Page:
Preparing for the Rest of the Course

It has been convenient to be able to execute python code right in the browser. To write and execute bigger programs, to use modules beyond the few (like the random module) that have been implemented for this environment, and to perform file and network operations, you will need to run Python natively on your computer.

First, we’ll provide an overview of how writing and running programs on your own computer works. Then we’ll provide instructions for installing what you need and getting the new setup going.

There are different instructions for Windows users and Mac users below. (If you use Linux, there are no instructions for you – we assume in that case you know what you are doing here, but if you are confused, let us know.)

None of the steps that follow is particularly difficult, but there are a lot of them, and if you inadvertently skip one, you may not have a good time. We recommend that you print out this chapter and use a pen to check off the steps as you do them, or do the equivalent on screen with a PDF file.

Important Concepts

Up till now, we have written code in the active code windows and clicked “Run” to run it. You saw results in the console, below the active code windows– remember, print is for people.

When you write code and run it on your own computer, what happens is basically this:

You’ll write a program and save it as a file. You need a text editor to do this (more about this below! Note that MS Word is not a text editor).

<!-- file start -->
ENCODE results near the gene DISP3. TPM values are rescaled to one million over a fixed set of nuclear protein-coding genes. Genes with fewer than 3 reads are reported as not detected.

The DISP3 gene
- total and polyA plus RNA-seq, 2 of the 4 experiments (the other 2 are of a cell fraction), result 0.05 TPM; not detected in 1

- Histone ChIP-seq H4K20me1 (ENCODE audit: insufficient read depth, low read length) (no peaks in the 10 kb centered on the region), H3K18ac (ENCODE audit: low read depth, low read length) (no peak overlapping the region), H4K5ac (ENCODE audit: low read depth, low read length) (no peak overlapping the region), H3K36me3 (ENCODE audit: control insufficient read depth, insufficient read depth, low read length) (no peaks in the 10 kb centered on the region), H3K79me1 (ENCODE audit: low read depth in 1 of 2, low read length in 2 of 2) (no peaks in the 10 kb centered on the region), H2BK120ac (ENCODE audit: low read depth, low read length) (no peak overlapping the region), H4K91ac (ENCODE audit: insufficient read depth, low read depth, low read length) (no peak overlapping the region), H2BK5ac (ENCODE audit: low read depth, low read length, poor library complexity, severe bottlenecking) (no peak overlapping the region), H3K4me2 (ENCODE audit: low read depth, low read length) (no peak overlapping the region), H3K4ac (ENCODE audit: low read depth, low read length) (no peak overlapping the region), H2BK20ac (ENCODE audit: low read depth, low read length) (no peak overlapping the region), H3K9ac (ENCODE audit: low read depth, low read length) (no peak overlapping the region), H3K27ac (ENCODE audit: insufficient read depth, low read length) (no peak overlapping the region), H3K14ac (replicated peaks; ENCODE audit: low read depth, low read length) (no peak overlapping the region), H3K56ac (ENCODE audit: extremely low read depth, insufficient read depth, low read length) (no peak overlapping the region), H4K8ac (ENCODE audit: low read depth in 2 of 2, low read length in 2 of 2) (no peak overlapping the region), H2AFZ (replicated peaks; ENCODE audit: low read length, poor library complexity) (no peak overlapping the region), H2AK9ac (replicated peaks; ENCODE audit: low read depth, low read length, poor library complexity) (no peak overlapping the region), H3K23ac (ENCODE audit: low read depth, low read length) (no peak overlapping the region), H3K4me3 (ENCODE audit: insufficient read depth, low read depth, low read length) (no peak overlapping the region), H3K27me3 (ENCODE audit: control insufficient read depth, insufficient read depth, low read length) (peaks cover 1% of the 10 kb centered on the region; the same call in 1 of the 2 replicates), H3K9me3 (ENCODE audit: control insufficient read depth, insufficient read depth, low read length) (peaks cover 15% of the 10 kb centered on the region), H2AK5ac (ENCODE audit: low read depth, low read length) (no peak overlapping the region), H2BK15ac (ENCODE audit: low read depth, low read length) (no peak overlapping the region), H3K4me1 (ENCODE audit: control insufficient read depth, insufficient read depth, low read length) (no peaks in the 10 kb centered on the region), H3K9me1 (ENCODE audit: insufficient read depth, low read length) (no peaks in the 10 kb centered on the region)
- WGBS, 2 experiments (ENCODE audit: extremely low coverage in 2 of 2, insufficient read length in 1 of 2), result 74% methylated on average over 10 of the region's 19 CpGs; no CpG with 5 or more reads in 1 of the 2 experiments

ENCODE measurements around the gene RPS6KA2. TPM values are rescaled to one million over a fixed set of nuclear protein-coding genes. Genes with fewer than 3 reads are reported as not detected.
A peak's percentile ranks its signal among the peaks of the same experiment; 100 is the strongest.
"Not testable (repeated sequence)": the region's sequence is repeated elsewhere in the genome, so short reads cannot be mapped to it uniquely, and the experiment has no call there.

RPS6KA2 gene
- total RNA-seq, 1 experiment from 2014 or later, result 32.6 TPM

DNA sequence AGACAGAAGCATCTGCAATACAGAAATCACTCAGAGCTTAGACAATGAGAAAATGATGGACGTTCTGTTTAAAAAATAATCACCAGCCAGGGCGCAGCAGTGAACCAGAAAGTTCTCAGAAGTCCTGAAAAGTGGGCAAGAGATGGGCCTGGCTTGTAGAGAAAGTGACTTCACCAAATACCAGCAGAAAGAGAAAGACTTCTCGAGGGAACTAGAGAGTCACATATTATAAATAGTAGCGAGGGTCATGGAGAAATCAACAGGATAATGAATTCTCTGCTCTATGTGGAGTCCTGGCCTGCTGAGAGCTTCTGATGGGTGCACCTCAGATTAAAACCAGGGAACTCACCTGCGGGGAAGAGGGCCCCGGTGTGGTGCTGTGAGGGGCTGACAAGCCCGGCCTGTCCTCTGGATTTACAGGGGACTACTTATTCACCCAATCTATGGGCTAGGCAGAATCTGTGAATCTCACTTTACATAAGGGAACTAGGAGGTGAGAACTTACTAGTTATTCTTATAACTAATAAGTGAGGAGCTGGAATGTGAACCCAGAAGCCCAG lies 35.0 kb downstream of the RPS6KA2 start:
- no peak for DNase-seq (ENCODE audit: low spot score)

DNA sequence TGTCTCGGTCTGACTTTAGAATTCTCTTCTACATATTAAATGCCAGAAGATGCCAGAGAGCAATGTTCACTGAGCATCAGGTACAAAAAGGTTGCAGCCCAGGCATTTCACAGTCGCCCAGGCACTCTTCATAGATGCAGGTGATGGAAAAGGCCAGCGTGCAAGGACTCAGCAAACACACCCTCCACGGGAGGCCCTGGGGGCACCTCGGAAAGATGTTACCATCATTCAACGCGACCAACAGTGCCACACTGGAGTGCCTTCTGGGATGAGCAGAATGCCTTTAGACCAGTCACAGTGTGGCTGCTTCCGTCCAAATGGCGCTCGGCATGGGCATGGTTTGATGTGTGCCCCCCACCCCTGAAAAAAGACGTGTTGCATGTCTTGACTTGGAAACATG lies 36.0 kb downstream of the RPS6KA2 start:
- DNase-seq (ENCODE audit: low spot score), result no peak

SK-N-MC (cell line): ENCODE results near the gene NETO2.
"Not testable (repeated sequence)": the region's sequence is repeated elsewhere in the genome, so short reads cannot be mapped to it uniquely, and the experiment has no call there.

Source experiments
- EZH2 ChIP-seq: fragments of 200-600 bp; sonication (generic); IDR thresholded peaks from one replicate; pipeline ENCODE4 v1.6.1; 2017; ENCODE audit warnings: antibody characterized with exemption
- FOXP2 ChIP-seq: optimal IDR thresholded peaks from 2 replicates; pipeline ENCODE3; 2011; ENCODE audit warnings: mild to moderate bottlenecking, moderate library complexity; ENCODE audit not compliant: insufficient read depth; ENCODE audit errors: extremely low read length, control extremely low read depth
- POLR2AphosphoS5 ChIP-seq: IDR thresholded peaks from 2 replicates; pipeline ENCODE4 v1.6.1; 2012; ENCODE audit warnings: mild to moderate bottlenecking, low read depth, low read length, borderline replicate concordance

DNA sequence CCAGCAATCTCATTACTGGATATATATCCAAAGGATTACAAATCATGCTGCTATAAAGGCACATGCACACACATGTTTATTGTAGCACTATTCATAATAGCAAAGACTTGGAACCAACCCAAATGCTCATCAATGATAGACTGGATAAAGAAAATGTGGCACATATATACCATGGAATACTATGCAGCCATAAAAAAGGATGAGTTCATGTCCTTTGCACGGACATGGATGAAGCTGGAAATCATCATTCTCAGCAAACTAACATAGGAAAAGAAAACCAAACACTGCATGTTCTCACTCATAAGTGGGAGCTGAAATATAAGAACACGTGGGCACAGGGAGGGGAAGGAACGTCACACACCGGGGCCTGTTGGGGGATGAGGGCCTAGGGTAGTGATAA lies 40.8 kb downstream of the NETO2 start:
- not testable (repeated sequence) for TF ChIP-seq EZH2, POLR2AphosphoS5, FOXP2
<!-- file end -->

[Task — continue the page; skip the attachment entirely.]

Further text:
All programs you will write from here on will be stored in files (or groups of files, but we’ll get to that) that are saved in a certain way, with the extension .py, so the computer knows these are Python programs.

You will have an interpreter for Python programs installed on your computer. Read on to find out how to do that. Naturally enough, that interpreter will be called python.

You’ll use the command prompt, which you’ve already been learning about, to essentially say “hey, python, find this file that has my Python program, and interpret and then run it.” The analog of clicking on the “Run” button in our online environment will be to type python <> at a command prompt. For example:


You’ll always have to know exactly where you saved your code file on your computer. Similar to how every single character matters when you write Python code, you have to tell the computer exactly where the program file you want to run is.

In summary, the biggest differences from the online environment you’ve been using will be that you’ll switch back and forth between two windows (one for editing the code, another for running it), you will name all the code files you save, and it’s very important how and where you save your files. This is where your file system and Unix knowledge from the past few weeks will help!

Preparing Your Computer for the Rest of the Course

We will walk you through the process of setting up your computer to run Python natively. It will involve the following steps:

  1. Install and configure a text editor
  2. Install and configure Python

Then, you’ll save your files in the folder/file structure we’ve been working with for the Unix Problems, so you have one folder where all of your code lives. Make sure to save all your code in this same place, where you can find it and know exactly where it all is – not doing so will create a headache for you!

The instructions diverge a bit, depending on whether you are on Windows or a Mac. (If you’re on Linux, we presume that you know what you’re doing already and can make appropriate improvisations from the instructions for Windows or Mac, but feel free to ask.)

Next Section - Installing a Text Editor